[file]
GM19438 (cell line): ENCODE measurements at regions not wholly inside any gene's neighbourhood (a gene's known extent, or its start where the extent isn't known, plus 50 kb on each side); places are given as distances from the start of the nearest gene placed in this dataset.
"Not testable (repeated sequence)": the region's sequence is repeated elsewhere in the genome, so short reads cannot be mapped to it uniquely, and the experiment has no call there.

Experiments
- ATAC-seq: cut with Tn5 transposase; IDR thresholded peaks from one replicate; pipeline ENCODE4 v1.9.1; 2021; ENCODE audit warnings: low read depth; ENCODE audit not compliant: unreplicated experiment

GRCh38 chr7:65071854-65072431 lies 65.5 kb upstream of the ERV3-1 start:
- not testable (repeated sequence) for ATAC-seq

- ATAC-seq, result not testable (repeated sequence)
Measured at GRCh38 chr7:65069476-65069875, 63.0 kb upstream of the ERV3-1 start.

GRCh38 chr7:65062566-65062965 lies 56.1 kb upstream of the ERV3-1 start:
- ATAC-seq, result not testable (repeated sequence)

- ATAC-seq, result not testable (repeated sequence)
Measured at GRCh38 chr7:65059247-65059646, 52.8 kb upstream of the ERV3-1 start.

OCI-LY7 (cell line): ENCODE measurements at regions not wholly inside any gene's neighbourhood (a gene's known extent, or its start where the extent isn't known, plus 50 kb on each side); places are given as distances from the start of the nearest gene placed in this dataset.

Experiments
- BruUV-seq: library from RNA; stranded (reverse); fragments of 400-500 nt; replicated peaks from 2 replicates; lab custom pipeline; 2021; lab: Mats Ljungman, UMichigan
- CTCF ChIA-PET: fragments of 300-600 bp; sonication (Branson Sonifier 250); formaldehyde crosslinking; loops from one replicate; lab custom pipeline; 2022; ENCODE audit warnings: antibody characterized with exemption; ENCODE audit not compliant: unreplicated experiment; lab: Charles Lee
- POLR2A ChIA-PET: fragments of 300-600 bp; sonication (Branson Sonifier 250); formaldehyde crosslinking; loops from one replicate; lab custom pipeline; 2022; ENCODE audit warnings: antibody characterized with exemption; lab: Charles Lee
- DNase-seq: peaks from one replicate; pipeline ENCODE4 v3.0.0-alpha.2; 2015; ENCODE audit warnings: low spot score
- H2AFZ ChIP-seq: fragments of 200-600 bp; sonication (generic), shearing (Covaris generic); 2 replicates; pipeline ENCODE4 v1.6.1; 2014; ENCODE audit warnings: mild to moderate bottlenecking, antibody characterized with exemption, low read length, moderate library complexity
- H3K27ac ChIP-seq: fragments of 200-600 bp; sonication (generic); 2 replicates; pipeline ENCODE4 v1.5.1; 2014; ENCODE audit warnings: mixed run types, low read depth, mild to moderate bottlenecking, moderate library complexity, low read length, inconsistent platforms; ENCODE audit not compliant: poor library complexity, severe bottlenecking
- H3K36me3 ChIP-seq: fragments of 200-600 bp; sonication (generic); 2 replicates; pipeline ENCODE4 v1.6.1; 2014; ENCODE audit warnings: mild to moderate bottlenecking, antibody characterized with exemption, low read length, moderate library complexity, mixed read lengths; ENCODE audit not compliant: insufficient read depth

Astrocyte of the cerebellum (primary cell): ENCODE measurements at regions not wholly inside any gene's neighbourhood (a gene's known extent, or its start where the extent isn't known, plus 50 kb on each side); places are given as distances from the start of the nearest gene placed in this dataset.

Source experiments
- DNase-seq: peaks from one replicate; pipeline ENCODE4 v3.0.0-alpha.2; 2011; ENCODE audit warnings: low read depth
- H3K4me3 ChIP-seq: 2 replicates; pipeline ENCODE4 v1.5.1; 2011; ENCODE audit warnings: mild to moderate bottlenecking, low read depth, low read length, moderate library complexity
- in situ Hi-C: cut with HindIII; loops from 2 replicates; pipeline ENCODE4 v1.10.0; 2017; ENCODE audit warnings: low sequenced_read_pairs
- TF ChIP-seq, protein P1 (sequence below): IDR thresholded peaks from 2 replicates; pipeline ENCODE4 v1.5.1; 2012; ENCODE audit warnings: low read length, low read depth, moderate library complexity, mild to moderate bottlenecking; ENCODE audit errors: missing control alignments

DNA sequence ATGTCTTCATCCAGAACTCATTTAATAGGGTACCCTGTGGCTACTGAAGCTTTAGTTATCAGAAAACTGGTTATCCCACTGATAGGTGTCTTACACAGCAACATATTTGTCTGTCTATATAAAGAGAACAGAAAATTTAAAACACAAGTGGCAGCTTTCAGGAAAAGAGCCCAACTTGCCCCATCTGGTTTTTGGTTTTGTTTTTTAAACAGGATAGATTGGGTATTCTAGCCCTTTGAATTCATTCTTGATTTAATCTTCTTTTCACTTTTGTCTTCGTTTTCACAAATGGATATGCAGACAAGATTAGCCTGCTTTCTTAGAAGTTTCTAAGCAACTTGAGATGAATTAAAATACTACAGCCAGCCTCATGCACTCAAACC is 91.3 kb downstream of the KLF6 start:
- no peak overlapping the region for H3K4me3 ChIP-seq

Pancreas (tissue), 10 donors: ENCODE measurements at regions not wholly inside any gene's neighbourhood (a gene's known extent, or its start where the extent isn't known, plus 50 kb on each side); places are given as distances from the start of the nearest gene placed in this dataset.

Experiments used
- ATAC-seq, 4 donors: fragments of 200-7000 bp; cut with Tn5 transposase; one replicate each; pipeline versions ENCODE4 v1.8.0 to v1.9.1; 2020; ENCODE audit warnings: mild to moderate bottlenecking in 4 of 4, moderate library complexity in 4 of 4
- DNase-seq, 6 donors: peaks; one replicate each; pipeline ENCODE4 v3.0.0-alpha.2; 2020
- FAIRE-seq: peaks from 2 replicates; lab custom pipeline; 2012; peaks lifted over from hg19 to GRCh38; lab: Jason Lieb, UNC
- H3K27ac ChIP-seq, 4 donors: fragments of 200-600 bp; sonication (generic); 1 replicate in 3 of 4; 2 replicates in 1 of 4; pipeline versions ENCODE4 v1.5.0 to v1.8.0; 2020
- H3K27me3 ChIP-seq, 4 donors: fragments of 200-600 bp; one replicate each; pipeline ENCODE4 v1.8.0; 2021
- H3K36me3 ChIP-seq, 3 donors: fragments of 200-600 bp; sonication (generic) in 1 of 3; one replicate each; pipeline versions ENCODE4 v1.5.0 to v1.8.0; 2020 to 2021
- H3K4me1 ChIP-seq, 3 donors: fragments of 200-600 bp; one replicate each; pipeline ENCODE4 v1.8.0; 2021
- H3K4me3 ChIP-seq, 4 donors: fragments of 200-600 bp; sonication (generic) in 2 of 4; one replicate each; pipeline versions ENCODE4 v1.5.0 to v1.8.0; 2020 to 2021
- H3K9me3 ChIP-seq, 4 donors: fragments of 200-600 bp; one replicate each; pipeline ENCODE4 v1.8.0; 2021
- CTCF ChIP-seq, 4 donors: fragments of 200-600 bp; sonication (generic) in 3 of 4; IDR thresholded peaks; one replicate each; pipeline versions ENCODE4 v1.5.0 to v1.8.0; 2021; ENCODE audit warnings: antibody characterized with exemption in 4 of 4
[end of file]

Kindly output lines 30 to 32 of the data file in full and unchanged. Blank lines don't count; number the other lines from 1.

Pancreas (tissue), 10 donors: ENCODE measurements at regions not wholly inside any gene's neighbourhood (a gene's known extent, or its start where the extent isn't known, plus 50 kb on each side); places are given as distances from the start of the nearest gene placed in this dataset.

Experiments used
- ATAC-seq, 4 donors: fragments of 200-7000 bp; cut with Tn5 transposase; one replicate each; pipeline versions ENCODE4 v1.8.0 to v1.9.1; 2020; ENCODE audit warnings: mild to moderate bottlenecking in 4 of 4, moderate library complexity in 4 of 4